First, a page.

But it’s true: medical practitioners encourage pregnant women to continue sexual activity for as long as they can find a comfortable position. As the gestating body grows and contorts, the woman’s awareness that an internal creature accompanies her sexual adventures grows (and possibly contorts) as well. Concerned women are reassured by doctors and books that the fetus (note how my baby has transformed, for these conversations, into a fetus) doesn’t know what’s happening. The fetus merely experiences the swelling warmth of the maternal body as pleasant, and goes along for the ride of the body’s gross topographic adjustments, its rockings and rollings, and the proximate trembling when (if all goes well) the vagina contracts madly nearby and (if all goes extremely well) the uterus tightens all around it in a full-fetal hug. The fetus’ heart responds with wild fluctuations, and afterwards relaxes, bathed in second-hand endorphins. The kickers cease their kicking, for a time. All parties may find themselves napping, sated, together.
Picture 9 months inside, but really a lot longer: 42 years and 9 months = 514 months, inside one of my ovaries through my childhood, as I’m holding (but not touching) my mother’s hand, as I’m suffering the plate tectonics of puberty, and then deep inside me while Adam is shallowly inside me, coming close to being touched when I read of the consumed pet cow, coming closer when I read of various ripped-apart people. Part of the discrete set of atoms known as “me” until a big bang occurred, or really a long, drawn-out bang, since it takes 20 minutes for a sperm to penetrate the ovum, and then: not “me” any more. A different thing. But still deep inside.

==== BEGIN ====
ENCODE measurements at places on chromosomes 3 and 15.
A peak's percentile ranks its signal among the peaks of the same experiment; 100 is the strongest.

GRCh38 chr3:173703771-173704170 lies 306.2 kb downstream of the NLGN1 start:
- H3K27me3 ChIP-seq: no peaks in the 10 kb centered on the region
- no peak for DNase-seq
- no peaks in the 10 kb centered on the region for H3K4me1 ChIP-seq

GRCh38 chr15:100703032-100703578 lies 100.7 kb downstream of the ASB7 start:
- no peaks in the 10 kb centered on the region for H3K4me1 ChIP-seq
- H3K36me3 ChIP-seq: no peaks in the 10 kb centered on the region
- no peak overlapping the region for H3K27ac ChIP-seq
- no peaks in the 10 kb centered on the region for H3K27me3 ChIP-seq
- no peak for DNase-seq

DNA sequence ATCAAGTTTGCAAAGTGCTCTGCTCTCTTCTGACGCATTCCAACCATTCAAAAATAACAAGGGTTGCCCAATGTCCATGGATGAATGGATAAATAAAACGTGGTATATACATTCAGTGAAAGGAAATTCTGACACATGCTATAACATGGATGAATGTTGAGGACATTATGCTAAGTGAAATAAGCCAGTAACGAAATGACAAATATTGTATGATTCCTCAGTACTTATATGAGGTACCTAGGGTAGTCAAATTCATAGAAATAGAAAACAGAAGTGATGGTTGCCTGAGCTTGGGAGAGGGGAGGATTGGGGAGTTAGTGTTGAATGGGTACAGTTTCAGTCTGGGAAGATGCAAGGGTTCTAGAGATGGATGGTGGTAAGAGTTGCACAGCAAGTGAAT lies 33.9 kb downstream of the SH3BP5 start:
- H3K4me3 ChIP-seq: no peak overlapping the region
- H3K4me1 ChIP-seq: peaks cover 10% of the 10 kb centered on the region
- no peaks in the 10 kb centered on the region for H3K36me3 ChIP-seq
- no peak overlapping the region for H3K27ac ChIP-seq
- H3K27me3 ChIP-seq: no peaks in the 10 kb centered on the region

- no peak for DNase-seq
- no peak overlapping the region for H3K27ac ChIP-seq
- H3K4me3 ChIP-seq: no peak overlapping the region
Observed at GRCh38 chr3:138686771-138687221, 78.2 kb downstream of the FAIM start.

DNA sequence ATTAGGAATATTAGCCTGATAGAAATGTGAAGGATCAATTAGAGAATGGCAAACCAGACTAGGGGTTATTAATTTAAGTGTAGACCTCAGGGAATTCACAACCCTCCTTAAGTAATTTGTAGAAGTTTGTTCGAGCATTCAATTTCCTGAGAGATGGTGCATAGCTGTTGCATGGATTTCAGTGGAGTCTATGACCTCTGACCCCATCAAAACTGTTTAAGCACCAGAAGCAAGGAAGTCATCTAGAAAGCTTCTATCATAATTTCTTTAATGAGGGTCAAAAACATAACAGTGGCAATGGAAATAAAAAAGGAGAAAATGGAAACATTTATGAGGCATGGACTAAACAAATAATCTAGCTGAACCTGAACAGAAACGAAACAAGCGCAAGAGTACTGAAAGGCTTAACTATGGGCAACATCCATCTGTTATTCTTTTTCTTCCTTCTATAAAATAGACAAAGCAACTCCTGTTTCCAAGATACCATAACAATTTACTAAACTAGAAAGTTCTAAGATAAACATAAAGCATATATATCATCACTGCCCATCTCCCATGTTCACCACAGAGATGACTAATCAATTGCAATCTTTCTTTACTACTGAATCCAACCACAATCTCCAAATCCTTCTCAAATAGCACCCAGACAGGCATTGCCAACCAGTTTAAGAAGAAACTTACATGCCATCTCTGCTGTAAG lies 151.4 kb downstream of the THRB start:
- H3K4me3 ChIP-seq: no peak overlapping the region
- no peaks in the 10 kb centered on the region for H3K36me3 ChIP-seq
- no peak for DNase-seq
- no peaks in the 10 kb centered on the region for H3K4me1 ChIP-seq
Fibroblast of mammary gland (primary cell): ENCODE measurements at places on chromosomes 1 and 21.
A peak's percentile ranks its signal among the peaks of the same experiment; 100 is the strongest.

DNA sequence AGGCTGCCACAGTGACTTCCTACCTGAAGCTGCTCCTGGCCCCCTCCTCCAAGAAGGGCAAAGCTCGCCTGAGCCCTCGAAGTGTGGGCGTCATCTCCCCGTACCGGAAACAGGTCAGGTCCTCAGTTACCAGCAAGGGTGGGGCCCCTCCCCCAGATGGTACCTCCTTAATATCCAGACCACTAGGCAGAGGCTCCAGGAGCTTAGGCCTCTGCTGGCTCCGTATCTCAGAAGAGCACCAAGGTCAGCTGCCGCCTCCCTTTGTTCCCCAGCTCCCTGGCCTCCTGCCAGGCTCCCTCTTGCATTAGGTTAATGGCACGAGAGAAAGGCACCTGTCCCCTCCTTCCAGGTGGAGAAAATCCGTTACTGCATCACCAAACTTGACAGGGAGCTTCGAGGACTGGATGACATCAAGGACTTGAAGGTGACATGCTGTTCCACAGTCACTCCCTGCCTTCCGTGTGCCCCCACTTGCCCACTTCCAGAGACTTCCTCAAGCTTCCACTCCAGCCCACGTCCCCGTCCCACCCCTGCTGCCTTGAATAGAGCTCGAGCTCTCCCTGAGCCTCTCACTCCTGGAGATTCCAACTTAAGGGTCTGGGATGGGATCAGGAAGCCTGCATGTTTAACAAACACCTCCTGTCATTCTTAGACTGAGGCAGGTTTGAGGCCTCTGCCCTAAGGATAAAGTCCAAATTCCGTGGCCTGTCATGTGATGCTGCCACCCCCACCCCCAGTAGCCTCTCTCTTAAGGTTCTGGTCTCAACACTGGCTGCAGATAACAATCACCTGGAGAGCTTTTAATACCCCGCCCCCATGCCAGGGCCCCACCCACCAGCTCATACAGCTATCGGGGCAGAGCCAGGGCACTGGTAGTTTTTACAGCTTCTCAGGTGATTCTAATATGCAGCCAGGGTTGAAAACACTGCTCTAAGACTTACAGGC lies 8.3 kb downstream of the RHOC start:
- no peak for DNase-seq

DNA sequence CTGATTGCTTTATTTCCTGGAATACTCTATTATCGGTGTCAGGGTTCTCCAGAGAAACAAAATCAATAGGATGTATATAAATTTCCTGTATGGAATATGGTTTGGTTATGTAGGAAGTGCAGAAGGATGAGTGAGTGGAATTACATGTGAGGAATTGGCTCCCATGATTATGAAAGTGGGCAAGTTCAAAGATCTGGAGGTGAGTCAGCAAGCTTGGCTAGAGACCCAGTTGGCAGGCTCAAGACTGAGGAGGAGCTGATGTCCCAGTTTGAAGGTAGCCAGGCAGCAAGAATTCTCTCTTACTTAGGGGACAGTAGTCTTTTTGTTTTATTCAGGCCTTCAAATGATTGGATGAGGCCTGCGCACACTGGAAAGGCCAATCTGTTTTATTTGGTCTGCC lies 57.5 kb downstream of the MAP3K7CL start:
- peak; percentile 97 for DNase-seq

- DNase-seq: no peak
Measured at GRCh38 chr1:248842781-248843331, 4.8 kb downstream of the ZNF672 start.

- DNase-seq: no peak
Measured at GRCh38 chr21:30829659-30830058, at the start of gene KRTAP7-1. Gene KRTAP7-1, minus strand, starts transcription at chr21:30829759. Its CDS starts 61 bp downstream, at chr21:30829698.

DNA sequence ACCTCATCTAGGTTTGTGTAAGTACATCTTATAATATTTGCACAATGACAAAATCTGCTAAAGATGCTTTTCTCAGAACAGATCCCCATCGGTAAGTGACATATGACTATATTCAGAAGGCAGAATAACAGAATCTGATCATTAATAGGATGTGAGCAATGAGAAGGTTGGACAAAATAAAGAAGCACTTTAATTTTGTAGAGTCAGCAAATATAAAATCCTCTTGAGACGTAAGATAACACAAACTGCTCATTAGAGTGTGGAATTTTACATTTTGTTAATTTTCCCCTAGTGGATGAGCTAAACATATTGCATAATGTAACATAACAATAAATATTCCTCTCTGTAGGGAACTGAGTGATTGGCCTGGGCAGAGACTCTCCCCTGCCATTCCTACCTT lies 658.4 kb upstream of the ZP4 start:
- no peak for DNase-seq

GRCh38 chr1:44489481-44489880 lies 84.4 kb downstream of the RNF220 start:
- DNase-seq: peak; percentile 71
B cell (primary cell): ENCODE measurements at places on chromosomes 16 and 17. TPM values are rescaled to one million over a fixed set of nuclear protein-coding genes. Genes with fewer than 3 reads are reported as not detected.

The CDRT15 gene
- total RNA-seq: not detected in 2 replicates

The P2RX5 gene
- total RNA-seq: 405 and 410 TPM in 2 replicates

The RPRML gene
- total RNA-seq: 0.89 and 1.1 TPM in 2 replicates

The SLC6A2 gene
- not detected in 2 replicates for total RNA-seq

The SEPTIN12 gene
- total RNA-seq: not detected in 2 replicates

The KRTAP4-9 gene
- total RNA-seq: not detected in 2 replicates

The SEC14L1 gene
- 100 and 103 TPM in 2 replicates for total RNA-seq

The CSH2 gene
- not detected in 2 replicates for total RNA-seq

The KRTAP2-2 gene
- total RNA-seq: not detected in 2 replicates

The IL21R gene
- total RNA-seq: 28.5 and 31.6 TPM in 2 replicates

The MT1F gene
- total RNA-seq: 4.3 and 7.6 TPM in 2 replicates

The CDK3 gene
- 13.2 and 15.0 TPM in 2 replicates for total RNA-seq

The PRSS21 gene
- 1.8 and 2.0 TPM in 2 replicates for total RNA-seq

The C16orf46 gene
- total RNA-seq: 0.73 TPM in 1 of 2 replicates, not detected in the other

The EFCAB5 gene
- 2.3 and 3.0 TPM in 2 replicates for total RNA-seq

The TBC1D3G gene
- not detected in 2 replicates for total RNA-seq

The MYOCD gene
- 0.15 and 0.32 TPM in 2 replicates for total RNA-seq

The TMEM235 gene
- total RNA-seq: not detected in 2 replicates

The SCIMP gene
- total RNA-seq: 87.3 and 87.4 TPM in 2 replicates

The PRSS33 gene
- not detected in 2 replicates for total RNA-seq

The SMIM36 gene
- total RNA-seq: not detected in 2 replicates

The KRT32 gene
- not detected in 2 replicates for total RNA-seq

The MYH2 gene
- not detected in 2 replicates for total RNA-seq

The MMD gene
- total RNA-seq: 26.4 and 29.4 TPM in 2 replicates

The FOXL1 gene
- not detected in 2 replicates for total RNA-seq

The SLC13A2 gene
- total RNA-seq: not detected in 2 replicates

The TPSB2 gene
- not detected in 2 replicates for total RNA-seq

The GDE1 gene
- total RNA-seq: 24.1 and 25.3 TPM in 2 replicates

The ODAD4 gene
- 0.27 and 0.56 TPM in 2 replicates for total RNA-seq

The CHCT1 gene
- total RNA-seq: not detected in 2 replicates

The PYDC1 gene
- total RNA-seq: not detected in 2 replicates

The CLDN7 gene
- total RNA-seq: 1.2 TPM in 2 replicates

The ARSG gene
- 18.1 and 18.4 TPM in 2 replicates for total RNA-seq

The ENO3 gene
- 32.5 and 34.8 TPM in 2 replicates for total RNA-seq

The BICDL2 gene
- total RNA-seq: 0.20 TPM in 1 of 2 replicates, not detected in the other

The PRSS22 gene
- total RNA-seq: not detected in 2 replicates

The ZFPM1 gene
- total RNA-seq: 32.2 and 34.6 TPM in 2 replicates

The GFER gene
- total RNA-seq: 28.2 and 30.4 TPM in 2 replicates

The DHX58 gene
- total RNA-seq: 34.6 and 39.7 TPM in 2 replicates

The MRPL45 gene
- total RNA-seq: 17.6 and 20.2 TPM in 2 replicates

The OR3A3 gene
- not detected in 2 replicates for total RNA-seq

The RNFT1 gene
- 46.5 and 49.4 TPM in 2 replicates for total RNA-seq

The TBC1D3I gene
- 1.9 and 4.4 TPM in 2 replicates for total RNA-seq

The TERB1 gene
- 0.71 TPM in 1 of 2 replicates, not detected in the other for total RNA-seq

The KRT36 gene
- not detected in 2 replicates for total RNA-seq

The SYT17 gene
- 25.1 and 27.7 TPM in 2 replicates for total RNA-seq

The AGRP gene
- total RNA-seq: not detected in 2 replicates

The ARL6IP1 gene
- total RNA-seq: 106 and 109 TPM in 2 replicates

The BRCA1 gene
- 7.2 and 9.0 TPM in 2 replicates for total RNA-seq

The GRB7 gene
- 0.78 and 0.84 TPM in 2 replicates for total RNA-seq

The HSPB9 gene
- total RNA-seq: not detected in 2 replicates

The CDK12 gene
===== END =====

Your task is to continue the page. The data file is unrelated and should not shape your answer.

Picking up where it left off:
Before the digging of the Copiapó mine, 121 years before its collapse, the land was indistinguishable from the land around it: dry mountains and flat scrub. Although humans crawled around on the outside starting at around 15,000 BC, and had dug shallowly for agricultural purposes for centuries, the Copiapó mine was a new thing: a long spiraling space, down and down and down, into the earth, but not really that far: fairly shallow, as far as the earth is concerned. And then: drilling and drilling and digging to unearth the copper and silver inside.
But long, long before all this, it was a desert. Parts of the Atacama have been a desert continuously for 200 million years, since back when dinosaurs left their heavy footprints and the first mammals were born: tiny shrewish creatures that burrowed belowground during the day.